According to Renewables UK , the UK is the windiest country in Europe, so much so that we could power our country several times over using this free fuel. A modern 2.5MW turbine at a reasonable site will generate 6.5 million units of electricity each year, enough to meet the annual needs of over 1,400 households, make 230 million cups of tea or run a computer for 2,250 years.
Perhaps more realistically, many believe that onshore and offshore wind together could deliver 30% of the UK’s electricity supply by 2020 and be part of a radical decarbonisation of the economy by 2030.
But there’s a problem even with this number. A £12billion, 6 gigawatt problem.
Currently, half of all windfarm developments in the UK face objections from aviation stakeholders on the grounds of radar interference, obstruction or impact to low flying. And to a lesser or greater extent, depending on geography, the problem isn’t just limited to the UK but is actually global.
Put simply, the rotating blades of a turbine create problems for both military and civil radar system. The blades create ‘clutter’ on the radar up to 60,000ft (18,000 meters) in the sky, and means that any aircraft flying within the vicinity of a windfarm simply becomes indistinguishable on the radar operator’s screen. A light aircraft traveling at relatively low speeds can literally disappear from view for over a minute. Not good news and something that those in the industry are clearly concerned about. Site the windfarm on the landing and take off path of any airport and you can see how the problem quickly becomes critical. This presents governments around the world with a conflict of interest between their need to quickly switch to renewable energy sources and the preservation of national security and air-traffic control integrity.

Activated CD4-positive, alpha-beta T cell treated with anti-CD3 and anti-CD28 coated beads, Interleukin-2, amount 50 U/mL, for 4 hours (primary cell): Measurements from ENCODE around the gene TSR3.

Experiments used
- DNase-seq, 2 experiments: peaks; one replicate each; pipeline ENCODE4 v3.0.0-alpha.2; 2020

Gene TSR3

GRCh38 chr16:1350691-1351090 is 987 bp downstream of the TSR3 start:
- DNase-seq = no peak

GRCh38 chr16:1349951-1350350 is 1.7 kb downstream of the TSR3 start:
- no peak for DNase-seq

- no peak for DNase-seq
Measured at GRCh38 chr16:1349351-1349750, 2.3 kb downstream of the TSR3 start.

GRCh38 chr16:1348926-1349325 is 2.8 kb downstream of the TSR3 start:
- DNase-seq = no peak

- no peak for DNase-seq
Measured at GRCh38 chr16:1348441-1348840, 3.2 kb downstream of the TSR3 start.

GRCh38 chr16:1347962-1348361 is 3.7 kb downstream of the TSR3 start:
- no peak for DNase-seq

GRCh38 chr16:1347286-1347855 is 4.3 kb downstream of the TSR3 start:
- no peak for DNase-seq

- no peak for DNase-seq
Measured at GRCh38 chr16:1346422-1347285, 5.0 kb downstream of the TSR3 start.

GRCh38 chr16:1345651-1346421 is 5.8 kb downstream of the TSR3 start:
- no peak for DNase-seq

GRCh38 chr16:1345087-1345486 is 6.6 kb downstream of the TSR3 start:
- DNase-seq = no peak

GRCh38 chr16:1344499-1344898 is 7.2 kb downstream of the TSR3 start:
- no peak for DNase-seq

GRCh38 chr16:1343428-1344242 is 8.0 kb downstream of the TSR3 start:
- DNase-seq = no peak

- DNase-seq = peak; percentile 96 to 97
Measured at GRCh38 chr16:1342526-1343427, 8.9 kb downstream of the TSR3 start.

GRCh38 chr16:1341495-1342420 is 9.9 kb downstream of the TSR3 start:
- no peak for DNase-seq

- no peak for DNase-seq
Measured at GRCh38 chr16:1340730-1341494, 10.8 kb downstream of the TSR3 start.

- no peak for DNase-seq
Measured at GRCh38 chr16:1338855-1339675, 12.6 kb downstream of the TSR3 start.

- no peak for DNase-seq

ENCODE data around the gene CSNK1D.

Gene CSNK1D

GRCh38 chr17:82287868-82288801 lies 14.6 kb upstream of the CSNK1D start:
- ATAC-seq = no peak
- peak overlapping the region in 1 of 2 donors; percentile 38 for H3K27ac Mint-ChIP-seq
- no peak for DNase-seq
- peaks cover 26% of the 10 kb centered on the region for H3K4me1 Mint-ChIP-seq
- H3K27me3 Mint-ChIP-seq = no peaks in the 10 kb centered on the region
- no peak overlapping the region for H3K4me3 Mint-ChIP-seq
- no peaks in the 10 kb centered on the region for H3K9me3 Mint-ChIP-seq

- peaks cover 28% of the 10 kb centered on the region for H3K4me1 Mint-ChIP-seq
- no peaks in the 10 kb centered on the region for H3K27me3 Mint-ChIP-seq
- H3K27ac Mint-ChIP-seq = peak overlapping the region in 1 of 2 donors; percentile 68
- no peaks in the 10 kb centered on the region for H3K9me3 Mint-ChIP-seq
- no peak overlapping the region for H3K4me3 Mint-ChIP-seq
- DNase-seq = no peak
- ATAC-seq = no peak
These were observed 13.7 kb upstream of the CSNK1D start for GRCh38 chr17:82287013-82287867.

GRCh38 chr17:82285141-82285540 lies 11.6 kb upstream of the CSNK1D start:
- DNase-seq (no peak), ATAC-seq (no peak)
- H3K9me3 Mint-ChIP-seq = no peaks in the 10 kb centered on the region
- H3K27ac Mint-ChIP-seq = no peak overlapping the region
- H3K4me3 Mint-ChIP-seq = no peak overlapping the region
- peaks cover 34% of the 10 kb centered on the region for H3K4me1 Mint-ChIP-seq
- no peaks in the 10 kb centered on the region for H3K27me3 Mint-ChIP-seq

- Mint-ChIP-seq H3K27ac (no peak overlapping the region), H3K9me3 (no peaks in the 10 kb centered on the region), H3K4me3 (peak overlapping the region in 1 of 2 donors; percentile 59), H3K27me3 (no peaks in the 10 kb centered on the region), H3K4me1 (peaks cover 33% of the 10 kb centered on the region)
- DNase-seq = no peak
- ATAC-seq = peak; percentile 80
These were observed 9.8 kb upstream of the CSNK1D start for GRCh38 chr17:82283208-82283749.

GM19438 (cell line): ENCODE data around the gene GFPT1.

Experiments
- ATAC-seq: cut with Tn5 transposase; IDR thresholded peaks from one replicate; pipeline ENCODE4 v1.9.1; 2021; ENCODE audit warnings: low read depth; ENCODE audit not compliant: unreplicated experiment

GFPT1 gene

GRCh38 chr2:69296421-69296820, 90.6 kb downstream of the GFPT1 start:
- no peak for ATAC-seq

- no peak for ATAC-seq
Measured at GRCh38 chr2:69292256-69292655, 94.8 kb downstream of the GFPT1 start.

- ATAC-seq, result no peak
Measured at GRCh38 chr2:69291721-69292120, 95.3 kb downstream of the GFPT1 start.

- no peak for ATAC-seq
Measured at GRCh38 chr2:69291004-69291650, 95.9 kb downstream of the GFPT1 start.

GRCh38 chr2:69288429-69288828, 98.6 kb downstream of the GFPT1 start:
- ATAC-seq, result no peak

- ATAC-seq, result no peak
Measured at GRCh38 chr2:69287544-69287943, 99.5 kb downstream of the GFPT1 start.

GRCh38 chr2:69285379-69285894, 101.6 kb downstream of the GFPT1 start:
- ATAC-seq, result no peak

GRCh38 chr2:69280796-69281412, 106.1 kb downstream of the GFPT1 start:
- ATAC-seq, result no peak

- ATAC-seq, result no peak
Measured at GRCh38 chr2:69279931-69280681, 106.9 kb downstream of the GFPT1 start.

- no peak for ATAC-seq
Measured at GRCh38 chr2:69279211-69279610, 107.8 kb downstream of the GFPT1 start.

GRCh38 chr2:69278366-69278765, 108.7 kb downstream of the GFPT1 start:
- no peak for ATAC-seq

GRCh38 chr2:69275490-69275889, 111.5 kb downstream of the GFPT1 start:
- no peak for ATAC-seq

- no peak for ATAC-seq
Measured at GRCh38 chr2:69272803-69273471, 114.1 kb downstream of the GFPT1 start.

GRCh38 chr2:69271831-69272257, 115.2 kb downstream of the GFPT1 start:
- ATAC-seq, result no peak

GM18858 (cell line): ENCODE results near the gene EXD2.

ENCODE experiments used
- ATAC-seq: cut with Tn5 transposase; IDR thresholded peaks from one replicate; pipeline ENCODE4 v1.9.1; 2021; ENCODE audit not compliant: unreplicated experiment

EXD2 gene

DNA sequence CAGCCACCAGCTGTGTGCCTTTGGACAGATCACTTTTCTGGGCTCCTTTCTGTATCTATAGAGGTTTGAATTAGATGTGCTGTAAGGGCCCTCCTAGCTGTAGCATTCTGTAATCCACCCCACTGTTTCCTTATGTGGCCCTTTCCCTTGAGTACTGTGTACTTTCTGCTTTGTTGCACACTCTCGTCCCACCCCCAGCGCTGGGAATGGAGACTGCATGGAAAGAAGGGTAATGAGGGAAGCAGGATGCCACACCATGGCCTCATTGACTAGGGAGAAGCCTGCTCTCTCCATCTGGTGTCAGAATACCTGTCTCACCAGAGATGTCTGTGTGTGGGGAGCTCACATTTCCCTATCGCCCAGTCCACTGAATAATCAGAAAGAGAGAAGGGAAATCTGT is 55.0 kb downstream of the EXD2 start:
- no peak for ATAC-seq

Various solutions have been proposed to try and fix this problem, including covering the turbine blades in stealth materials, complex computer algorithms that predict a plane’s flight path, or other – major – modifications and upgrades to existing radar systems. All of these solutions offer the potential to help the situation, but equally all are only partial fixes – and as a company that specializes in innovative product development, we believe that there should be a no-degradation solution.
Last year we successfully trialed our own technology using a remote control helicopter which we were able to fly to within a few feet of a turbine situated near Swaffham in Norfolk. Those who saw the results – which clearly differentiated and plotted the path of the helicopter as it approached and navigated around the turbine – claimed to be impressed. However, this was just a trial, and as of last week we are now being given the opportunity to start to develop a fully scaled up system for the region surrounding Glasgow Prestwick Airport (GPA). The area is strategically important to the growth of the UK wind industry, with the potential for hundreds of turbines, however, these are currently ‘on hold’ without an effective solution to mitigate interference to the airport’s Primary Radar systems that would be caused by the turbines. Many competing technical solutions have been proposed to deal with this issue, but Cambridge Consultants’ Holographic Radar was found to best suit GPA’s operational requirement and offers greater deployment flexibility than current alternative technologies. The initial feasibility study is estimated to take approximately two months to complete, however, if this stage is successfully, we hope that it will pave the way to opening up a no-degradation solution, which in turn could release tens of gigawatt of power from this renewable source around the world.
If you have an interest in wind farm radar issues, there is a specialist group can be found here on Linked In.